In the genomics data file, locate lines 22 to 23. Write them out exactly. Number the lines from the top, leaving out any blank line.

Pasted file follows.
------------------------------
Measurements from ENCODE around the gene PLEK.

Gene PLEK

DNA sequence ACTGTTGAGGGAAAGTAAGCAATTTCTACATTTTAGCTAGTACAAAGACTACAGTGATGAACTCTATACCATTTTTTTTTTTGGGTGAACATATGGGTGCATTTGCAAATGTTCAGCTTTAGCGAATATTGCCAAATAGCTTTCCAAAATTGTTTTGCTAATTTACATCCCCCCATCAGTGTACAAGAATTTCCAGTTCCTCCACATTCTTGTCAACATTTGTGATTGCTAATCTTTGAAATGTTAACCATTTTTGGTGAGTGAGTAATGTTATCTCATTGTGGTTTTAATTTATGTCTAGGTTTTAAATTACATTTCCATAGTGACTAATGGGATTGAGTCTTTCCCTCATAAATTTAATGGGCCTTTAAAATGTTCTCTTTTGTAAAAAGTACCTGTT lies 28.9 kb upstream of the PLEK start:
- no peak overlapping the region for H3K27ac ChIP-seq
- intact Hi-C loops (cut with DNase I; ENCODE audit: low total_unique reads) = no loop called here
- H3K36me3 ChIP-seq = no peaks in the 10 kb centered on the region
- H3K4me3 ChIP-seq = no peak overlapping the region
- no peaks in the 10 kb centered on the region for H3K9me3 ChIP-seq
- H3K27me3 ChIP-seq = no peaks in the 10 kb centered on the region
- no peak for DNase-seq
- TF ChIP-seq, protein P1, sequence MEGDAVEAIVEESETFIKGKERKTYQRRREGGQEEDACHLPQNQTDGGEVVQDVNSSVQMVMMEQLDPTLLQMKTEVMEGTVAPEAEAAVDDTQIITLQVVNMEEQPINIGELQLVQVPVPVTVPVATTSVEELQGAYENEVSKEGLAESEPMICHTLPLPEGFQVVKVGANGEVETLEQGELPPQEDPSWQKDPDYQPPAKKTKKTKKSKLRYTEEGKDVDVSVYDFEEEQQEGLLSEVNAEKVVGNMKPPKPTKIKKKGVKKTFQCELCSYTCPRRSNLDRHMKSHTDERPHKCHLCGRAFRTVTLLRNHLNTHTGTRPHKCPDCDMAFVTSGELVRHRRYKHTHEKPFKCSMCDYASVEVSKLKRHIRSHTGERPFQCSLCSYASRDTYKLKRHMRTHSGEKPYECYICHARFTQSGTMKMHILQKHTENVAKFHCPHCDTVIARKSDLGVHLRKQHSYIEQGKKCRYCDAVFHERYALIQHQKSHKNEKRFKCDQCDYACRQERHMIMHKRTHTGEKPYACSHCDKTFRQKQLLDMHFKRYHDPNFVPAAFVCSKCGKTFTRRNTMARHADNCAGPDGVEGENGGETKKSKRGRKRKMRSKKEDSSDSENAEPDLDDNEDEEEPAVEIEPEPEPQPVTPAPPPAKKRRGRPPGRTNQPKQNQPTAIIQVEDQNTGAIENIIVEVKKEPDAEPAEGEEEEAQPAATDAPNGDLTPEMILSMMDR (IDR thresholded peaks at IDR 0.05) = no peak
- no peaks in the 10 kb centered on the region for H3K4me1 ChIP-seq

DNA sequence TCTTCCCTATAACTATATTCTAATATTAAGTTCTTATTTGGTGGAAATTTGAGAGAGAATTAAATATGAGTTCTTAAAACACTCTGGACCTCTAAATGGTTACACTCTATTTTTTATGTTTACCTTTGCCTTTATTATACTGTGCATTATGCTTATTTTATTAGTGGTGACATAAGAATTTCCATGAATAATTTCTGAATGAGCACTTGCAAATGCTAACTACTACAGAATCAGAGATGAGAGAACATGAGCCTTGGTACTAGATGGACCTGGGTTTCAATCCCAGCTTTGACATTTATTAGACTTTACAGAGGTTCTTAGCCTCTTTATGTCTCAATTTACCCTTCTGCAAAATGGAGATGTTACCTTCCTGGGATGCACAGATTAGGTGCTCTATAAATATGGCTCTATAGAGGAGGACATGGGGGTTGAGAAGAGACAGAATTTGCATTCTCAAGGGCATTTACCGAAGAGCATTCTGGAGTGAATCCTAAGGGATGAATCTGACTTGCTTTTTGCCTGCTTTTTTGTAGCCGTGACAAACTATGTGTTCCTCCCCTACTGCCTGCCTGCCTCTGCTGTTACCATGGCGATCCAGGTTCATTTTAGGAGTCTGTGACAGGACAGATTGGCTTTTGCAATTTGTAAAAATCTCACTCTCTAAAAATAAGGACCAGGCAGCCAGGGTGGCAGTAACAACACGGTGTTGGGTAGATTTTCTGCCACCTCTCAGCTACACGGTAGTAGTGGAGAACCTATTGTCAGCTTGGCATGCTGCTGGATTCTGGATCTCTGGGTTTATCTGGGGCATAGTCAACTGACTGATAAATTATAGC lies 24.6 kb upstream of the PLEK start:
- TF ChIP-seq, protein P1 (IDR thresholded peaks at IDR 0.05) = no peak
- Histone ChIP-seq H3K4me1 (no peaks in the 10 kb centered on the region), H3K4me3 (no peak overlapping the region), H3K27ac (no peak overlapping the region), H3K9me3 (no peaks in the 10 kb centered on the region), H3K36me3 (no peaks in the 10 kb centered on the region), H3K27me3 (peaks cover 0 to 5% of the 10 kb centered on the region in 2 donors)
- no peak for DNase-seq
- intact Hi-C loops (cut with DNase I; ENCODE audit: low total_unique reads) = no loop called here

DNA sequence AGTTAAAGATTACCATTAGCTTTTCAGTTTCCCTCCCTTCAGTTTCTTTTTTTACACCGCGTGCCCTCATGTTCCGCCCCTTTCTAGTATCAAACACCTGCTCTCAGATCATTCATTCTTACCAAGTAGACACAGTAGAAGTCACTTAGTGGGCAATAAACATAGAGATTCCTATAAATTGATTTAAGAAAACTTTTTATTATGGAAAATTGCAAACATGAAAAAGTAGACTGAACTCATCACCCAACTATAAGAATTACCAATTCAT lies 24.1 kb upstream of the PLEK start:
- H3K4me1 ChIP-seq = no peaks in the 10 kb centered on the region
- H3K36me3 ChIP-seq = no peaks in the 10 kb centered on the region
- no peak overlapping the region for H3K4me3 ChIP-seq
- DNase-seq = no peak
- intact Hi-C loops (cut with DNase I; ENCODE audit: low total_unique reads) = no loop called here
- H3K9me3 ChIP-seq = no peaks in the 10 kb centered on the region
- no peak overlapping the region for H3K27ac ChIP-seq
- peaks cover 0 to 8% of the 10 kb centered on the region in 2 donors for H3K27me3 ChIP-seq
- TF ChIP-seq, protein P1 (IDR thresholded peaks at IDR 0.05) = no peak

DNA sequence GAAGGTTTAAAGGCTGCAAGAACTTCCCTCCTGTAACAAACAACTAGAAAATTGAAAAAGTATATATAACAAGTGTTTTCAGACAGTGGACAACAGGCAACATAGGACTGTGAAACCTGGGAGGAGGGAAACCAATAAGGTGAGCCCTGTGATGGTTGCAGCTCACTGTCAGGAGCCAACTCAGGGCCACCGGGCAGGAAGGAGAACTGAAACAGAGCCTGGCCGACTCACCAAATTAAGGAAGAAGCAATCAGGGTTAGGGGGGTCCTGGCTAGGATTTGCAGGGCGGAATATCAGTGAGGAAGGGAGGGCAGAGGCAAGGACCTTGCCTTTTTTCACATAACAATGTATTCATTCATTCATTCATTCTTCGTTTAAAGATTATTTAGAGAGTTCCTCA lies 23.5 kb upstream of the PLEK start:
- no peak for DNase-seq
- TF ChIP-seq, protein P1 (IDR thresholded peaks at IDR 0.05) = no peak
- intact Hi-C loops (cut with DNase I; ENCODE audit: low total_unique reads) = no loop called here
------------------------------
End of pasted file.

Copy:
- DNase-seq = no peak
- intact Hi-C loops (cut with DNase I; ENCODE audit: low total_unique reads) = no loop called here